Mabinogion


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Mabinogion

(măbĭnō`gēən), title given to a collection of medieval Welsh stories. Scholars differ as to the meaning of the word mabinogion: some think it to be the plural of the Welsh word mabinogi, which means "youthful career"; others think it derives from the Welsh word mabinog, meaning "aspirant to bardic honor." The stories in the Mabinogion are found in two manuscripts, the White Book of Rhydderch (c.1300–1325) and the Red Book of Hergest (c.1375–1425). The first four tales, which are called collectively The Four Branches of the Mabinogi, are divided into Pwyll, Branwen, Manawydan, and Math; their connecting link, now obscured by many accretions, is the story of Prince Gwri or, as he is later called, Pryderi. In the first tale he is born and fostered, inherits the kingdom and marries; in the second he is barely mentioned; in the third he is imprisoned by enchantment and released; and in the fourth he falls in battle. Another tale, the story of Kilhwch and Olwen, which was composed before 1100, is an early example of an Arthurian tale. The Dream of Rhonabwy, which was written before 1175, also contains Welsh traditions about King Arthur. A story apparently based on the legend of Emperor Maximus is The Dream of Maxim Wledig. Llud and Llevelys is a short folktale full of fairy tale elements. The last group in the Mabinogion consists of three Arthurian romances, Geraint, The Lady of the Fountain, and Peredur. It seems probable that the first two shared with the works of Chrétien de Troyes common sources written in French, and that the last drew on the vast body of Grail tradition. The Four Branches, Kilhwch, and the romances are invaluable in the study of the Arthurian legendArthurian legend,
the mass of legend, popular in medieval lore, concerning King Arthur of Britain and his knights. Medieval Sources

The battle of Mt. Badon—in which, according to the Annales Cambriae (c.
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. Using just the Red Book of Hergest as her source, Lady Charlotte Guest (1812–95) published the first English translation of the Mabinogion between 1838 and 1849; she also gave the volume its title. Later the White Book of Rhydderch was discovered, containing older, finer versions of the tales in Guest's work. In 1929, T. P. Ellis and J. Lloyd published a translation based on a composite of the tales in both the Red and White books. A later composite translation is The Mabinogion (1949) of Gwyn Jones and Thomas Jones.
References in periodicals archive ?
Branches, The Nature of Crisis is the brainchild of Argentinian choreographer Constanza Macras, inspired by the theme of transformation, the Welsh myths of the Mabinogion and landscapes plus a significant sight on any high street on a Saturday night - women out on a hen night, in fancy dress.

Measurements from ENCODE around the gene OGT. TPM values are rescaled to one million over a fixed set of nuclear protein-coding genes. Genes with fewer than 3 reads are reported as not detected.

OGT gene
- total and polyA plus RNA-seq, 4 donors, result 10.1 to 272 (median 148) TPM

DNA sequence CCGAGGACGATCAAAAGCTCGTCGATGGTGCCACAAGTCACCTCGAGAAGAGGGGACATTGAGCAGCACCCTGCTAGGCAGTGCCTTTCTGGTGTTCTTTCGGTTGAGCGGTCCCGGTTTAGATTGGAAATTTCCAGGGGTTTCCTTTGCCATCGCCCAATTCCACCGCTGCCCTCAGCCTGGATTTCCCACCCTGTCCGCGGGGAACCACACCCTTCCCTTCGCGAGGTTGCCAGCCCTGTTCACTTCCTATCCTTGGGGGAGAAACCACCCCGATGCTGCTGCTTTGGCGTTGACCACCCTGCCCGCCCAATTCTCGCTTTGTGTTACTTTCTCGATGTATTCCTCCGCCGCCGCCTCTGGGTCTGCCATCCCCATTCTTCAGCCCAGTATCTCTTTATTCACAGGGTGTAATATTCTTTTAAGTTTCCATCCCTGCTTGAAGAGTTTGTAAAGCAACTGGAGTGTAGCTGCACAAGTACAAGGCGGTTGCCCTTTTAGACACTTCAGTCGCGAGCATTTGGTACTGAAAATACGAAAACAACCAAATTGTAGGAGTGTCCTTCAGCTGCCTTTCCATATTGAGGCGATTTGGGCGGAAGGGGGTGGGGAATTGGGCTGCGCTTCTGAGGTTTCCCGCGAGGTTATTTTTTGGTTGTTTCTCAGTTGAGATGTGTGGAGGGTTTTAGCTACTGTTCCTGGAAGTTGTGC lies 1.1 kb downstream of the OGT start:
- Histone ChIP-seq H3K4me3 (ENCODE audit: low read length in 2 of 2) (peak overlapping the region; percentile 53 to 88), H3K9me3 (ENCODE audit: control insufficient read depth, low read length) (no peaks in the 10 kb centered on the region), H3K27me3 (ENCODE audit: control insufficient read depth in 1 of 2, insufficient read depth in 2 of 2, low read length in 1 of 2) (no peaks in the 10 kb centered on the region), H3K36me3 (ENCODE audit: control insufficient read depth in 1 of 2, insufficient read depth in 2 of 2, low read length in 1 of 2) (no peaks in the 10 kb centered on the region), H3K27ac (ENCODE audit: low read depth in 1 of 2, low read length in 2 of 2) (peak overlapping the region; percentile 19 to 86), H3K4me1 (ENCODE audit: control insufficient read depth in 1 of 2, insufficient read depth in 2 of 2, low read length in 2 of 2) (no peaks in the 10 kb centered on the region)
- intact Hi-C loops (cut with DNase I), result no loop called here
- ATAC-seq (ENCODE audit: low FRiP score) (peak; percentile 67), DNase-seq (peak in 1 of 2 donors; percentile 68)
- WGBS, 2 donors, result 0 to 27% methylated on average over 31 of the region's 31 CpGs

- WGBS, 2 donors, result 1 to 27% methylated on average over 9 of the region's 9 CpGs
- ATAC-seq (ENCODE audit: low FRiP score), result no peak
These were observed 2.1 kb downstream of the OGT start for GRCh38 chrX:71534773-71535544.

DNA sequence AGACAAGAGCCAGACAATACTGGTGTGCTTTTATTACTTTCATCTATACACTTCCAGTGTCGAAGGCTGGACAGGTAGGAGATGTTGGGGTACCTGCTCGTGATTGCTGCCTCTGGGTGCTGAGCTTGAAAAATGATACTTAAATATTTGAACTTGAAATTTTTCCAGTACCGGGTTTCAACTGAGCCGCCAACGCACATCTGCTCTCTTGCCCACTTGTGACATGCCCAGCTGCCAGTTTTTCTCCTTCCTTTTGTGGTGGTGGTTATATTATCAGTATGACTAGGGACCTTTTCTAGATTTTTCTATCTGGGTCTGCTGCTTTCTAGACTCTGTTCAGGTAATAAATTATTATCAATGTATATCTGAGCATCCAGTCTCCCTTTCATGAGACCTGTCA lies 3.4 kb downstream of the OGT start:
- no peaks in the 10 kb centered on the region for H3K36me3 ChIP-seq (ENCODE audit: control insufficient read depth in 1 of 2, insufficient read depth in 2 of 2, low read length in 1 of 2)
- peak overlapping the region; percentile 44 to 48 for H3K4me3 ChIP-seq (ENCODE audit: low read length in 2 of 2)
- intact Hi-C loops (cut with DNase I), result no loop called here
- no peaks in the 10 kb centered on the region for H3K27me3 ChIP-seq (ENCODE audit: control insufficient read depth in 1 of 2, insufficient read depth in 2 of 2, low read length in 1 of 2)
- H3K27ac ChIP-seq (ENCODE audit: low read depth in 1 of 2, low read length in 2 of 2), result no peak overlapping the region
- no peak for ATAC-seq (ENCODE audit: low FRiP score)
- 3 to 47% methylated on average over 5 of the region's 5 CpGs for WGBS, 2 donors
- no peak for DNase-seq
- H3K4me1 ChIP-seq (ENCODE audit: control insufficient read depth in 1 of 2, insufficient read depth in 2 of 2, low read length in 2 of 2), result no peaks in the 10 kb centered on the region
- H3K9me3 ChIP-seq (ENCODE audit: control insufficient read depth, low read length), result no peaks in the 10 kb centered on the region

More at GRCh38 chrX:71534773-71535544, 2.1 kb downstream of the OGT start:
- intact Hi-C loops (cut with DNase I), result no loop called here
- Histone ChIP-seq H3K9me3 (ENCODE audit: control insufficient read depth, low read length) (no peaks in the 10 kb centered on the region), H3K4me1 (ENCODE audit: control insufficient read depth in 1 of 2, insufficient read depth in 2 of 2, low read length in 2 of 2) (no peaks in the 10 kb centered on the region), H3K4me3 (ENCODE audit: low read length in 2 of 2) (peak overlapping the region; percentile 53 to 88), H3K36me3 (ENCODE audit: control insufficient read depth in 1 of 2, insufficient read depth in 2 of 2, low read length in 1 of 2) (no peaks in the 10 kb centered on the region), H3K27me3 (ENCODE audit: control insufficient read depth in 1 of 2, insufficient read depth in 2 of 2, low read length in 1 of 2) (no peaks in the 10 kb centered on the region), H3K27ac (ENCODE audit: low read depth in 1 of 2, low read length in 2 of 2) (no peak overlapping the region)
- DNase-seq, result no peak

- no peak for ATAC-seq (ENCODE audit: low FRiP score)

She quotes from the original sources frequently and at length (knowledge of Middle English is necessary to read them), with examples found in the works of Chaucer, Gower, and Malory, and in tales that include the Mabinogion, Sir Gawain and the Green Knight, and, of course, Beowulf, among others.
30pm The show is based on what is thought to be the oldest surviving Arthurian legend from The Mabinogion, a collection of ancient Welsh tales.
The Mabinogion is the inaccurate, but convenient, name of a collection of Welsh stories, the oldest dating from the eleventh century, the latest from the thirteenth.
The Mabinogion urn is a simple model of the spread of influences amongst versatile populations.
American Folklore Society award-winner Aaron Shepard launches a new "Ancient Fantasy" series with The Mountain of Marvels: A Celtic Tale of Magic, a chapter book retelling of medieval Welsh legends from "The Mabinogion.
In the Welsh folk-law classic The Mabinogion, the story is told of a giant king called Bendigeidfran.
This paper will concentrate on one of the Idylls from the 1859 edition, "Enid", which is based on the medieval "Geraint son of Erbin" from Mabinogion.
When she called on the AMs to be "bridges" between the people's aspirations and those who govern them, she was using a metaphor penned in the ancient Mabinogion tales.
Although Arthur is the hero of Welsh bardic tales and is certainly a magical figure in The Mabinogion, versions of the Arthurian legend exist in England, France and Germany.
In the Mabinogion tale of Culhwch and Olwen, written probably in Dyfed about 1100, the hero Culhwch is described as riding along in splendid clothes, with a 'four-cornered mantle of purple upon him, and an apple of red gold (aual rudeur) in each of its corners; a hundred kine was the worth of each apple'.
1375-1425) and was included in her translation of Mabinogion.